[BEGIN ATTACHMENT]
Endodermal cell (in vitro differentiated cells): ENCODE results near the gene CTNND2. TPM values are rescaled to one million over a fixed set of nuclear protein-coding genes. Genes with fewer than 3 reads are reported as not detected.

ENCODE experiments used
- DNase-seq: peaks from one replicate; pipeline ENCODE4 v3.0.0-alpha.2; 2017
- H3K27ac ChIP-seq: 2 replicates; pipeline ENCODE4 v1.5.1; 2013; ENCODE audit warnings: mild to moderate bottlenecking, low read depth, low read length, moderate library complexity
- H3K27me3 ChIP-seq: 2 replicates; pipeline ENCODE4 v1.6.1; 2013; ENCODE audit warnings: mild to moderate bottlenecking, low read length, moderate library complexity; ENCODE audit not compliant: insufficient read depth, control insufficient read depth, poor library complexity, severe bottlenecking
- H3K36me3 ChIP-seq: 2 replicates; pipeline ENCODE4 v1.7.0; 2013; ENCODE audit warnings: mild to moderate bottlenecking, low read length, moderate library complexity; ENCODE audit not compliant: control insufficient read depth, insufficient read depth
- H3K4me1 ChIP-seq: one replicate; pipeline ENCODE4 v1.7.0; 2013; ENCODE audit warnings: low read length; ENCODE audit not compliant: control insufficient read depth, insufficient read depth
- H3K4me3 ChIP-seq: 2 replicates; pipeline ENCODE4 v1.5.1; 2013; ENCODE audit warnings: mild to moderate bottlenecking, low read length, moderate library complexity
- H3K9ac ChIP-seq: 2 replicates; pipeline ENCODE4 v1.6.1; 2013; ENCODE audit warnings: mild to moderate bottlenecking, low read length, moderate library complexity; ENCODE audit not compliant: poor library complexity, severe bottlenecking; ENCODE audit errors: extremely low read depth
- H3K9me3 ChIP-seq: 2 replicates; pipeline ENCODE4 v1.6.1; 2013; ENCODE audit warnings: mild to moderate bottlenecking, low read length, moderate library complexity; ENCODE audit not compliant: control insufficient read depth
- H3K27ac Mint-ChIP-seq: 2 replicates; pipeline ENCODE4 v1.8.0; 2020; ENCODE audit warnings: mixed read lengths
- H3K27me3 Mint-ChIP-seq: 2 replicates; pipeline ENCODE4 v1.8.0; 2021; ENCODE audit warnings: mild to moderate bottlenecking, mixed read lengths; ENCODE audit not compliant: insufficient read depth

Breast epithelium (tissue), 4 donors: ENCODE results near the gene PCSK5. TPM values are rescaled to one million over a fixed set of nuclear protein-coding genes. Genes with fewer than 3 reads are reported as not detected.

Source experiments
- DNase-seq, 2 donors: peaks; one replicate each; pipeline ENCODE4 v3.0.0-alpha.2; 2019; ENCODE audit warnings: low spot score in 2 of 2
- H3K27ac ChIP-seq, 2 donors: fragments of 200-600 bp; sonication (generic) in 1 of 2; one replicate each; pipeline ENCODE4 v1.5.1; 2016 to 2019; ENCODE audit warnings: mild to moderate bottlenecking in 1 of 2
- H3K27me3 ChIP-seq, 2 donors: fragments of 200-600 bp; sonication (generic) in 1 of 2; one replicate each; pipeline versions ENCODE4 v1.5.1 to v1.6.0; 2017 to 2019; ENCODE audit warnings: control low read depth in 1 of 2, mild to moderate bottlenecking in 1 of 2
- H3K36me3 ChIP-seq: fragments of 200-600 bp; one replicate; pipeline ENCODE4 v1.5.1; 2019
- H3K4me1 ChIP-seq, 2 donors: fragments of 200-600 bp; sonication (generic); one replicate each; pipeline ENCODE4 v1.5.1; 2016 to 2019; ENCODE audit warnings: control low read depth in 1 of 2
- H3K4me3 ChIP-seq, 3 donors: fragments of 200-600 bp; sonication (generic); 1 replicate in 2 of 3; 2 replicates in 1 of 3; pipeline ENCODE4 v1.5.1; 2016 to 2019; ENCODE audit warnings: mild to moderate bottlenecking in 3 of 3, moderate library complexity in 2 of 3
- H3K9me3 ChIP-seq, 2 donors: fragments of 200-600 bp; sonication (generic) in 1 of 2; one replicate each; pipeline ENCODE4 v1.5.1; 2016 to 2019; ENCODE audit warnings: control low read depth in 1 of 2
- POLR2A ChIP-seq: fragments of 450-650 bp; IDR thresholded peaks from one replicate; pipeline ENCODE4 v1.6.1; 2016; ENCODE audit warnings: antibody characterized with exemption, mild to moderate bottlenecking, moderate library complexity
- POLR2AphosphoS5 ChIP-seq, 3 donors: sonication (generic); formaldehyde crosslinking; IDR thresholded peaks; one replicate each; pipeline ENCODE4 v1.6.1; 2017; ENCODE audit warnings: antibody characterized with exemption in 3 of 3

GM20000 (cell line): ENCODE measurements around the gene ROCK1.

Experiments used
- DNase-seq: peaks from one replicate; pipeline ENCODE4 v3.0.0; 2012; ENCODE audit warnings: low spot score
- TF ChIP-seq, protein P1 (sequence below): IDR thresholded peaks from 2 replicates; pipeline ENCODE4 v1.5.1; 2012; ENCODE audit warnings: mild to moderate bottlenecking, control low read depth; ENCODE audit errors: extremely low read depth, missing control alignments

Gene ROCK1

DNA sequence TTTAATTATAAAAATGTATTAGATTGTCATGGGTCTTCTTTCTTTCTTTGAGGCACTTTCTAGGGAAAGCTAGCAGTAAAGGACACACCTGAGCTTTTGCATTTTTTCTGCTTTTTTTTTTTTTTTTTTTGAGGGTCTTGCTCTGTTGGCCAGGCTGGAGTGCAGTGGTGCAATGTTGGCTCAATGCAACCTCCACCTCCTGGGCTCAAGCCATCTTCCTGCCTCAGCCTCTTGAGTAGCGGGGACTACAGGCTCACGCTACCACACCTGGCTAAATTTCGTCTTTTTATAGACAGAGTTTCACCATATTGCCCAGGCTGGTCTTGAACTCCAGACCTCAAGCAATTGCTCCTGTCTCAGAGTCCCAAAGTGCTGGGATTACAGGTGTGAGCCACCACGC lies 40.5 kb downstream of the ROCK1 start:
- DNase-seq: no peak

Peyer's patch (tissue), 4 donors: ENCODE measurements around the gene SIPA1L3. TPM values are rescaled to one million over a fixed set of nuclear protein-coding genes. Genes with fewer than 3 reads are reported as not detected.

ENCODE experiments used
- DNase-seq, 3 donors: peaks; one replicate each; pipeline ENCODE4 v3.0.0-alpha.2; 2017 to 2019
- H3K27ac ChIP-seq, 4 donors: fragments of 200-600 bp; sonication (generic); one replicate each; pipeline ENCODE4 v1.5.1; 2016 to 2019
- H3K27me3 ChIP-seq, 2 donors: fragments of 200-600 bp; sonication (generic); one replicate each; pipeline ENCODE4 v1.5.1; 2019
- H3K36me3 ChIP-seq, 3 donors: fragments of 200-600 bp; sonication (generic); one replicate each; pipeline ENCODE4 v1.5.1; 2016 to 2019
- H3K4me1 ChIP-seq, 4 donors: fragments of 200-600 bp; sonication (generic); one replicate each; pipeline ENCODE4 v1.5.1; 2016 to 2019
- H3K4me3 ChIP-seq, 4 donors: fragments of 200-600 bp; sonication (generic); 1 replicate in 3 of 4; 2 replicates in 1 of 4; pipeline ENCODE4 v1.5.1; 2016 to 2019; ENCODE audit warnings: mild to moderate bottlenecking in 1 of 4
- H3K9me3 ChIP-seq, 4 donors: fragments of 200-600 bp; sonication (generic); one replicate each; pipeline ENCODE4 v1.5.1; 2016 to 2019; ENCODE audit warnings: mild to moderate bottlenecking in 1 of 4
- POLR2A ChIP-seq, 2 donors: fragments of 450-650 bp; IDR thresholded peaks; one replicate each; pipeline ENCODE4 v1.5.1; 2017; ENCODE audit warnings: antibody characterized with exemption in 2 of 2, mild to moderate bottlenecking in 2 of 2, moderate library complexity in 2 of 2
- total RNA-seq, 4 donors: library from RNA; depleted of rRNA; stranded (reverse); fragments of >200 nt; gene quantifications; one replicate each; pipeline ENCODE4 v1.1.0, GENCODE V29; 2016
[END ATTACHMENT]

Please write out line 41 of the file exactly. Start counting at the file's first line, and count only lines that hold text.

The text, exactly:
- total RNA-seq, 4 donors: library from RNA; depleted of rRNA; stranded (reverse); fragments of >200 nt; gene quantifications; one replicate each; pipeline ENCODE4 v1.1.0, GENCODE V29; 2016